Vegan, Jane Austen student, Minimalist, Reader, Librarian

Thursday, September 23, 2010

English Muffins
















I love bread (who doesn't, right?). But, growing up, I did not like English Muffins. My mom bought them because she enjoyed them. She bought Thomas' brand and I thought that was the only kind. They tasted like cardboard to me. Then I found Bay's and, while better, they still didn't taste that great, unless they were really, really toasted & smothered with butter.

After going vegan, I discovered that Food for Life made English Muffins from sprouted grains and I was hooked! These were hearty, tasty & moist. They tasted good both toasted & buttered as well as a sandwich bread substitute.

I told you before that Jim likes to try new things in the kitchen. Well, while browsing new books at the Mount Lebanon Public Library a few weeks ago, he came across a new bread book: The River Cottage Bread Handbook by Hugh Fearnley-Whittingstall. In a very British witty style, the author describes techniques and recipes for popular breads all over the world: tortillas, roti, crumpets, and English Muffins.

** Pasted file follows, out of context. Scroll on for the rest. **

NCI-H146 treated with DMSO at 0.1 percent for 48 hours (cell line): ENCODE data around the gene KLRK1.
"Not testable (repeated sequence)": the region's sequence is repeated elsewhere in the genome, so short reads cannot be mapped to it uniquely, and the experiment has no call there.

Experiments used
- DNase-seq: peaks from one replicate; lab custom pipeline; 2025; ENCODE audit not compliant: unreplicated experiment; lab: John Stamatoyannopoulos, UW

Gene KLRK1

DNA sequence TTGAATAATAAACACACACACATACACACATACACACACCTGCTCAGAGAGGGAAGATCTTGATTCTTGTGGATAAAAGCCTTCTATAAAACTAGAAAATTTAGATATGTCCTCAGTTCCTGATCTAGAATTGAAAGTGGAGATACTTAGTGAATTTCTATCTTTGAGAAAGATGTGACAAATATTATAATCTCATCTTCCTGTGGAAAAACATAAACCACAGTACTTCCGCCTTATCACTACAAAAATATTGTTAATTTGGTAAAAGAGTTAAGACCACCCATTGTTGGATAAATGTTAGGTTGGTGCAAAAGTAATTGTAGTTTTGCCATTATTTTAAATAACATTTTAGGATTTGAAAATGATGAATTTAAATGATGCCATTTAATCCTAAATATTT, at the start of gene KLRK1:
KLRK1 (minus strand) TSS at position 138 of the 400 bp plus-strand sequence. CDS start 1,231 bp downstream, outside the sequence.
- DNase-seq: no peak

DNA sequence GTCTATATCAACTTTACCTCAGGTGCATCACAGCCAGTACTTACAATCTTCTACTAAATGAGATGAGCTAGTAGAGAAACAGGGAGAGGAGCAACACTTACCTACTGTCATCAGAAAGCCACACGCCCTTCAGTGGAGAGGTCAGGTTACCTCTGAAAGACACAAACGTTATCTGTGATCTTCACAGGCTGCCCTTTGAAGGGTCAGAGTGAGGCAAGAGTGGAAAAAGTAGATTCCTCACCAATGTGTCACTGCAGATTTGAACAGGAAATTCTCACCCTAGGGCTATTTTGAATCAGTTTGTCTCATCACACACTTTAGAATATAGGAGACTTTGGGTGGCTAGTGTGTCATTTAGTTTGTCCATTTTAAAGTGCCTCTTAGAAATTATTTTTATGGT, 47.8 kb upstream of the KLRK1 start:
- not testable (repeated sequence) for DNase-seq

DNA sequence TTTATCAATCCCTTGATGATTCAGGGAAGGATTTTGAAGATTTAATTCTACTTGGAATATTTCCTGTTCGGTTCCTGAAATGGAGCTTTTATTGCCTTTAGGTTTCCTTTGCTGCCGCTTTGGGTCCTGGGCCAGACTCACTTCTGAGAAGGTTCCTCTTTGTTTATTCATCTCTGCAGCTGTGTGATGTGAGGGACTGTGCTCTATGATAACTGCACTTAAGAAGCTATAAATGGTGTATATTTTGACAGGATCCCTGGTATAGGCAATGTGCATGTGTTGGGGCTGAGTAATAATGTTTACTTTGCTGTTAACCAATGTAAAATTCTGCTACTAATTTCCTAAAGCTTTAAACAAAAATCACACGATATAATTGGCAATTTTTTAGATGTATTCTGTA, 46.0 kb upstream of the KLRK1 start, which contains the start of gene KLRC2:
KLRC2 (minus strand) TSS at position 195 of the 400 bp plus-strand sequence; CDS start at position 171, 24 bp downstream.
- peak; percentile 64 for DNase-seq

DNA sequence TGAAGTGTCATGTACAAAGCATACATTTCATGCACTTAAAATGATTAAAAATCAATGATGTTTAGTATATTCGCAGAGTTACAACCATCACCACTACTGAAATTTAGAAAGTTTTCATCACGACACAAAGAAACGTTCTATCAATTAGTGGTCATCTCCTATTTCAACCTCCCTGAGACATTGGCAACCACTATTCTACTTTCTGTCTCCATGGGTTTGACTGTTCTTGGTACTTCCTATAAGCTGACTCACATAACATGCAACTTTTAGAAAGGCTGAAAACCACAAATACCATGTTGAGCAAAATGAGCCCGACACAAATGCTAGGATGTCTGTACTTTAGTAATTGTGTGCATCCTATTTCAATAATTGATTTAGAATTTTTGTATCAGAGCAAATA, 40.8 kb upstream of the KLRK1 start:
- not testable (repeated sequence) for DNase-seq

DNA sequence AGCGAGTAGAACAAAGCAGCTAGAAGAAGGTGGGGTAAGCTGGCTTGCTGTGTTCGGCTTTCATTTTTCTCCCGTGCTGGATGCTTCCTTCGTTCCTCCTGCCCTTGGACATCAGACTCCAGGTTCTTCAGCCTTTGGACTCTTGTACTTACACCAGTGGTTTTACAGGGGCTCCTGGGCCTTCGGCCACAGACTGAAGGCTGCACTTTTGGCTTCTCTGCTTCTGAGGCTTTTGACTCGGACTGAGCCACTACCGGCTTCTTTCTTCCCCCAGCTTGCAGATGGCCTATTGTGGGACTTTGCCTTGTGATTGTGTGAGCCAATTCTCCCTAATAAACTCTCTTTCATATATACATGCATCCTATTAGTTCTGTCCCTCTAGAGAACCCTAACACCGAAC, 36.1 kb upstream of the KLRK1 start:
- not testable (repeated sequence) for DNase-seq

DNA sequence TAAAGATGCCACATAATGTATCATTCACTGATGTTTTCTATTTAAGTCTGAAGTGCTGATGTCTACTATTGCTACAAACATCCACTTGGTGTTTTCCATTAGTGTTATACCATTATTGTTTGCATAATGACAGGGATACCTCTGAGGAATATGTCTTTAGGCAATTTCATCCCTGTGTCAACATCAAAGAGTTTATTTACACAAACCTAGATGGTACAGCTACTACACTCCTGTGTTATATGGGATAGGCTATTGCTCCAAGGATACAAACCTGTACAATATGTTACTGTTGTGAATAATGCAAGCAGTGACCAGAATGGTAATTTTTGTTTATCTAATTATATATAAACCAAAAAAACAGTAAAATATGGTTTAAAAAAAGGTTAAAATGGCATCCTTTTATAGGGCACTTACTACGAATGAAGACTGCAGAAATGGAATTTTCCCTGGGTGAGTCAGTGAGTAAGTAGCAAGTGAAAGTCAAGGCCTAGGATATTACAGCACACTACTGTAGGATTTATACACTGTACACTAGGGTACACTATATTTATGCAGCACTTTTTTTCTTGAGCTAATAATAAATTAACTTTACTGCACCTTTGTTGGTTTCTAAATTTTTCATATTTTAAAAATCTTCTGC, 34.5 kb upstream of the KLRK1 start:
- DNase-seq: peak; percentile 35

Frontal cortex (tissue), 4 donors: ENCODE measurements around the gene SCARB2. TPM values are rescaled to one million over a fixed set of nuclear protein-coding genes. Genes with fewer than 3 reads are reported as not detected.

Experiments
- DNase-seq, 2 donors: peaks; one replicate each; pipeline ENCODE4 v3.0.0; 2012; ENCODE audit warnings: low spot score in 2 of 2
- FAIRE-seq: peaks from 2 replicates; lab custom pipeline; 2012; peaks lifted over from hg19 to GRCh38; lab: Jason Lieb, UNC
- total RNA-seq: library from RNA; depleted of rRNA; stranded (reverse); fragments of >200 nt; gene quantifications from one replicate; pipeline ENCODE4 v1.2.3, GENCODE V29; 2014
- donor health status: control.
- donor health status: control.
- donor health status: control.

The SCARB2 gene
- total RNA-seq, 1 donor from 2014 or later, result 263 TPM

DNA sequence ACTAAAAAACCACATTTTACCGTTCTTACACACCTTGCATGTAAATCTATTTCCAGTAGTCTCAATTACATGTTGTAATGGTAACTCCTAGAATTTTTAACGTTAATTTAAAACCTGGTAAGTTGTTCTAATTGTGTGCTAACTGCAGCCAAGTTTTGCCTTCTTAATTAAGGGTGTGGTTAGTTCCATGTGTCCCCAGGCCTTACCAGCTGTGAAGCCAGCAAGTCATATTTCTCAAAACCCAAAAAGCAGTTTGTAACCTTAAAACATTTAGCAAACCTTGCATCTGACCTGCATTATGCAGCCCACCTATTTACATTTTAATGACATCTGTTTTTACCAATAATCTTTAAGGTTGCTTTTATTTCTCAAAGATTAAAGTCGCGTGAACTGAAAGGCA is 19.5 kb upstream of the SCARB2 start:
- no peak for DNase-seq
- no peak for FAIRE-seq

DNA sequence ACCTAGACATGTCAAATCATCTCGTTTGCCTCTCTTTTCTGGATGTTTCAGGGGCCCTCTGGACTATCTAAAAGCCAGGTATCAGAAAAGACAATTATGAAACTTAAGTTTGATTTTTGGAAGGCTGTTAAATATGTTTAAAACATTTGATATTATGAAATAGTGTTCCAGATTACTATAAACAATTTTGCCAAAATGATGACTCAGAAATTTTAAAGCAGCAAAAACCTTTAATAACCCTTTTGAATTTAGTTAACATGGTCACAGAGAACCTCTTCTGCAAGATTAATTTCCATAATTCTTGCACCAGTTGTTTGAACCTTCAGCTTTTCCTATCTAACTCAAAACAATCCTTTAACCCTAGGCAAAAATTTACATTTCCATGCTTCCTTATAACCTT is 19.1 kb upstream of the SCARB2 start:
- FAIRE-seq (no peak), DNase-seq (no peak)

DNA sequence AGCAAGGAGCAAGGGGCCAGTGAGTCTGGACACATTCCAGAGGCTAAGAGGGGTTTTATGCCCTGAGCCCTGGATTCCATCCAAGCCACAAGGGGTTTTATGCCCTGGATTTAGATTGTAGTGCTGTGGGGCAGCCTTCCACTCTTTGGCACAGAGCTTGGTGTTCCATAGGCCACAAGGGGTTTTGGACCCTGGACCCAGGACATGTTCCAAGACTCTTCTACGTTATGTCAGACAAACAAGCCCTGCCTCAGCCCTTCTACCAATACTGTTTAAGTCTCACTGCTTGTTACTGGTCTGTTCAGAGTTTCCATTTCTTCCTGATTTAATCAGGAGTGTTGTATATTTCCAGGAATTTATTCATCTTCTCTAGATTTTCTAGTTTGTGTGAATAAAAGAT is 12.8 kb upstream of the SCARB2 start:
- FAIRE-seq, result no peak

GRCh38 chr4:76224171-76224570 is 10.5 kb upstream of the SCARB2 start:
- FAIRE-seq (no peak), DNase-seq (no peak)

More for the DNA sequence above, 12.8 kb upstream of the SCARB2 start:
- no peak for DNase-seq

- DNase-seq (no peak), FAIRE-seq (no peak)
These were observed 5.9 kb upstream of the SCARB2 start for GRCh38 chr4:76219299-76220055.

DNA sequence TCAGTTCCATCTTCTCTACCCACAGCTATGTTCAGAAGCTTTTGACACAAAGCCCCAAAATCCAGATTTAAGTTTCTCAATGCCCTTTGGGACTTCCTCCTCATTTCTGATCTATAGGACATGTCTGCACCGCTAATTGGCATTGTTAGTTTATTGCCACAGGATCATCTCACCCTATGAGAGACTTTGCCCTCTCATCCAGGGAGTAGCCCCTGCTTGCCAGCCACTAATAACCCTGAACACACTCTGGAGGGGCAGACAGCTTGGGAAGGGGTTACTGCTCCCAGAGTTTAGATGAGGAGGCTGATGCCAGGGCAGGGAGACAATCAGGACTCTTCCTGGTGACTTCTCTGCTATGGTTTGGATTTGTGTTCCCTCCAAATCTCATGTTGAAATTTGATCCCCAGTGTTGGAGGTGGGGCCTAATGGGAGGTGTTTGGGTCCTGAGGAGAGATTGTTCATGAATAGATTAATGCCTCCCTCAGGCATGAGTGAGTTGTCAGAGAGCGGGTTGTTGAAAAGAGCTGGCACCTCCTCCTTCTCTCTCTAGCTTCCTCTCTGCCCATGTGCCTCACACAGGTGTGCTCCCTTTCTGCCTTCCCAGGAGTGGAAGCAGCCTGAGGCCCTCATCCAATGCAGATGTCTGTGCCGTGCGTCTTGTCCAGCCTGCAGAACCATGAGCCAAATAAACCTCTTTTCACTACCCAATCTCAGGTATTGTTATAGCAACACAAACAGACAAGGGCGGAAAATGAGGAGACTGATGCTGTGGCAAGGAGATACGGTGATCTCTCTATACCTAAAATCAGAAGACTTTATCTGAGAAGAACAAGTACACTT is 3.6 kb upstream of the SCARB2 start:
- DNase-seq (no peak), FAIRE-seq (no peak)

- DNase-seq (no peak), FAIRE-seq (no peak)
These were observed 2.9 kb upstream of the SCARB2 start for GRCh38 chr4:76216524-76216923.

We discovered that English Muffins are made on a skillet, thus the nice brown bottoms you see on these breads in the market.

So Jim made them. And we ate them. They take a little time to make but making our own bread is one of our ways of reducing packaging, mostly the plastic bags that breads always come in.

And they are delicious!

4 C white bread flour (Jim uses 2 C white bread flour & 2 C whole wheat white flour)
1 1/2 tsp instant yeast
2 tsp sea salt
1 1/3 C warm water
Drizzle of sunflower oil
Semolina flour for coating before cooking

Mix flour, yeast, salt, & water in a large bowl to form sticky dough. Add oil, mix it in, then turn onto a work surface & knead until smooth.

Shape into a round, coat with a little extra oil, then place in a clean bowl. Cover and let rise until doubled.

Turn dough onto work surface and knead lightly. Divide into 9 pieces, shape each into a round, and flatten to 3/4 inches. Dust with semolina flour. Cover and let rise on work surface until doubled.

Heat a large skillet over medium high heat. Lay muffins in the pan and cook for a minute or two, then turn and continue to cook for a further 10 minutes, turning occasionally. Make sure the heat isn't too high to brown them too fast; lower if it is. Cool on a wire rack.

These muffins can be frozen for later use, just make sure to double bag them.

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